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A thermostat turns heating or cooling on and off to maintain a desired temperature in your home. Old thermostats are manually regulated. Modern “setback” thermostats can be programmed to turn your heating and cooling systems off and on at certain, pre-set times of the day, so the climate control system is only on when it is needed. Replacing an older manual thermostat with a new programmable unit is an easy way to save energy and better regulate the air quality in your home.
Choose a new thermostat that fits your lifestyle so that the program can be set to activate heating or cooling cycles only when needed instead of wasting energy when you are at work or asleep. Most can be programmed for different weekday and weekend usage, while others can be programmed with different timings for each day of the week. Many can sense outdoor temperature as well as humidity. Choose a unit with a manual override. Know your model of heating and cooling system when you go thermostat shopping to check for compatibility. Many old thermostats contain mercury, so check with your municipality for proper disposal of your existing unit.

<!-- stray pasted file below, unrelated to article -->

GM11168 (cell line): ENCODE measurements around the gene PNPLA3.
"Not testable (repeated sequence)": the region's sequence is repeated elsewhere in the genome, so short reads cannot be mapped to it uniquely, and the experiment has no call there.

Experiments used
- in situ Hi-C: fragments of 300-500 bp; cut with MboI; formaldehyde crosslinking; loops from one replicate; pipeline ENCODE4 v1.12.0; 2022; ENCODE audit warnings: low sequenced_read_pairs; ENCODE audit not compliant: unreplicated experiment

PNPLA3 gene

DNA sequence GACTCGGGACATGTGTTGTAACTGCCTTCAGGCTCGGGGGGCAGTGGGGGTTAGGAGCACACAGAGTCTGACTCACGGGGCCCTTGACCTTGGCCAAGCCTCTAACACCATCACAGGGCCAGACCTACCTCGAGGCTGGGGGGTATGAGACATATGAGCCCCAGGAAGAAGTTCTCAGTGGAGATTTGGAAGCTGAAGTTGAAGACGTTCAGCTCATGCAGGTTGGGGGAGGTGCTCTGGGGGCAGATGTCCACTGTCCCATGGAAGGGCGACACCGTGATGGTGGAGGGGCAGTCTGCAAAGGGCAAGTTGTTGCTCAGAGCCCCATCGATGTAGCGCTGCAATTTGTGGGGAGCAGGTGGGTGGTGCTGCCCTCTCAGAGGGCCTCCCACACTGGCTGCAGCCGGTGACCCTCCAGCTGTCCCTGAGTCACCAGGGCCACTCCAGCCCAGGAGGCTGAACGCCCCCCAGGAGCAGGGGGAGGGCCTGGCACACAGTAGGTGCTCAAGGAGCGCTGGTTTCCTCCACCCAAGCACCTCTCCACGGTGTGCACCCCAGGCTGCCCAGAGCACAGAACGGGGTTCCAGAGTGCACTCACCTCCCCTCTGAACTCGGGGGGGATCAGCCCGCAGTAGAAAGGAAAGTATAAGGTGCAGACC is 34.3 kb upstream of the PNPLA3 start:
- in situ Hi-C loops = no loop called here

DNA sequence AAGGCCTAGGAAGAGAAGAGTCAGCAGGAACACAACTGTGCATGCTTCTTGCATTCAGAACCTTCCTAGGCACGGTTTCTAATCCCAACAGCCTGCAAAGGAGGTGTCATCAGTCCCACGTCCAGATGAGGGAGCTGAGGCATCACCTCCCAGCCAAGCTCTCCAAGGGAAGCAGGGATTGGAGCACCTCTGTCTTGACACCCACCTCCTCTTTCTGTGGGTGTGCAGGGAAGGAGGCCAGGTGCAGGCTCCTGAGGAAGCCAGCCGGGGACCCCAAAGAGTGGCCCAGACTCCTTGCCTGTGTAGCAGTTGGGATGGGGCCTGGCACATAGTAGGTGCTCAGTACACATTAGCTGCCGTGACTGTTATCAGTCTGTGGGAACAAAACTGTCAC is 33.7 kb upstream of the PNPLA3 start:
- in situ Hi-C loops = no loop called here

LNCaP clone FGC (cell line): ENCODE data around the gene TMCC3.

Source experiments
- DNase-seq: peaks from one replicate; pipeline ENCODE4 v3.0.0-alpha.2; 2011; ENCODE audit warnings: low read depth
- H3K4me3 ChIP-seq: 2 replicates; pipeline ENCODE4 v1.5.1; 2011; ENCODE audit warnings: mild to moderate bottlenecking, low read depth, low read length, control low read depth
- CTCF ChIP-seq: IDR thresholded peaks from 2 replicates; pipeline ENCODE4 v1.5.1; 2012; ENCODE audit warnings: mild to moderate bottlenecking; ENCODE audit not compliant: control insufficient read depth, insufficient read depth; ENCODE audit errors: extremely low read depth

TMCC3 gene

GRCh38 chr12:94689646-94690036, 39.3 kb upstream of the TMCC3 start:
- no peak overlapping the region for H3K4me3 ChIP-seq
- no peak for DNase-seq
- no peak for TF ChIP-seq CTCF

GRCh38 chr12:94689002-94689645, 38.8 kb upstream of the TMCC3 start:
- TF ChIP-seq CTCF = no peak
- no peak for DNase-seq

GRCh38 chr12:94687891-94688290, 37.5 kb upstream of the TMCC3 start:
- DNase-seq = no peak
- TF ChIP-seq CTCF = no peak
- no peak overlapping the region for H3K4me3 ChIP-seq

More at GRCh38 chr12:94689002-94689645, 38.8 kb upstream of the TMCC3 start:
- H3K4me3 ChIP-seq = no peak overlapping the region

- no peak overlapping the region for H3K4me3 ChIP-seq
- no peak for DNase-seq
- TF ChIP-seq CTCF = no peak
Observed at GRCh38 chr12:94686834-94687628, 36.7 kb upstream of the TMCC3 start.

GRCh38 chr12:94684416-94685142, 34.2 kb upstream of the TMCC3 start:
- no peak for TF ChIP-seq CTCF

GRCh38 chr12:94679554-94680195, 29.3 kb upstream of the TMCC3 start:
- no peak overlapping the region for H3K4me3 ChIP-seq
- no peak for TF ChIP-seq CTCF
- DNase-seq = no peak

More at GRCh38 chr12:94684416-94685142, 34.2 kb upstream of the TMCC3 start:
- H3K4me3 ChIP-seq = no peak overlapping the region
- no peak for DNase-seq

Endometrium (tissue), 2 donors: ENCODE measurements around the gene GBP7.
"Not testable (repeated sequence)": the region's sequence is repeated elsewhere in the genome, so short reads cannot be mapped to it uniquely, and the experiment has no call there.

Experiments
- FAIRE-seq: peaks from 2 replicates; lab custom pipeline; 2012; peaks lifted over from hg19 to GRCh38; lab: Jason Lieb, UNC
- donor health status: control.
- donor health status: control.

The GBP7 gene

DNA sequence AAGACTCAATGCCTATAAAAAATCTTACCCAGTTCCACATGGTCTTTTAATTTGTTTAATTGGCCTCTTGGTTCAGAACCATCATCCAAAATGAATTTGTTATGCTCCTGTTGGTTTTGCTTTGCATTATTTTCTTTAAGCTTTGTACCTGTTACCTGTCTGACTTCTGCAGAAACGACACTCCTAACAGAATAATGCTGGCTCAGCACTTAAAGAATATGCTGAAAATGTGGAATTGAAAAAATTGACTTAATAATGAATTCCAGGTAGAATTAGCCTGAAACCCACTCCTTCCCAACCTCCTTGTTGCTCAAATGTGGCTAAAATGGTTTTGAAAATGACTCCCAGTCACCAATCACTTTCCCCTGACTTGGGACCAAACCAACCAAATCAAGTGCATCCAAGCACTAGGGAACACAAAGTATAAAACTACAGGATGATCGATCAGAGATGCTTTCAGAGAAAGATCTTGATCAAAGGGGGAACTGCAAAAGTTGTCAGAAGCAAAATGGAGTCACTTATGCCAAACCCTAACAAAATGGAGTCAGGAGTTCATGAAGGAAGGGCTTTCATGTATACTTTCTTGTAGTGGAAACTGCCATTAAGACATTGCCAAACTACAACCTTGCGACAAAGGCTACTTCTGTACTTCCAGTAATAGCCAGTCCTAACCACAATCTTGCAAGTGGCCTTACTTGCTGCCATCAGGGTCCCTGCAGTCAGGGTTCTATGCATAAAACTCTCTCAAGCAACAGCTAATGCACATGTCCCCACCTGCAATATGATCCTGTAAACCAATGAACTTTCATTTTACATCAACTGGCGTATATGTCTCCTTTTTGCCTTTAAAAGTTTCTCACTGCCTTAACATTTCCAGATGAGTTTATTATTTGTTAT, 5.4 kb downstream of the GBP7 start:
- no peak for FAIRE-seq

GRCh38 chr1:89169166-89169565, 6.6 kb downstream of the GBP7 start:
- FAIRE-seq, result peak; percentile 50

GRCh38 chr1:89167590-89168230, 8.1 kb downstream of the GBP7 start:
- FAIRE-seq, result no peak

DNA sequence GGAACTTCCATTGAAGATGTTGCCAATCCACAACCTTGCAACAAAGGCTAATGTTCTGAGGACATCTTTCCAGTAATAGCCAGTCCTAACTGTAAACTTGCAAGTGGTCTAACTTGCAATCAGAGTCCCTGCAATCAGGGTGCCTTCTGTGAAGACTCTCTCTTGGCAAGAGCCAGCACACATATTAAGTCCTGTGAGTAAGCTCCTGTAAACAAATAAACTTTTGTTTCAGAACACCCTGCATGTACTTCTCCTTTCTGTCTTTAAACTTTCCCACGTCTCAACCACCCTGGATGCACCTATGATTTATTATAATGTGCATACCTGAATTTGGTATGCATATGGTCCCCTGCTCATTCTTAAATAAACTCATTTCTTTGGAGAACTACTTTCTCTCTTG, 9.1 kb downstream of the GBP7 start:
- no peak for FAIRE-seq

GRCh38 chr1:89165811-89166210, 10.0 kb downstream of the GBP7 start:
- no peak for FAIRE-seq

TOOLS AND MATERIALS needed for Replacing a Thermostat: Tape for labeling wires, new thermostat unit.
REPLACING A THERMOSTAT
A. Most thermostats run on low voltage, but turn off all power to the heating and cooling system, just to be safe. If your thermostat is powered directly through your breaker box, be sure to turn off the correct breaker. Then, remove the cover from the old thermostat, using a slot-head screwdriver.
B. Label each wire as you loosen it from the old unit. Trim old ends with wire-cutters, allowing enough fresh wire for reconnection.
C. Remove the old thermostat carefully and dispose of it properly. Make sure that the wires do not slip back into the wall.
D. Feed the existing wires through the new units backplate. Do not crimp any excess wiring.
E. Use a level to help position the new backplate, covering the old screw holes if possible, to avoid later cosmetic repairs.
F. Mark the new screw holes, checking your level for accuracy. Adjust, if necessary, to accommodate the existing wires.
G. Install the new backplate, using drywall anchors and screws to secure it firmly to the wall. Check your level again.
H. Connect the marked wires to the thermostat backplate or body, following the manufacturers directions.
I. Snap the new thermostat into place carefully. Follow the manufacturers directions for setting the programming and function.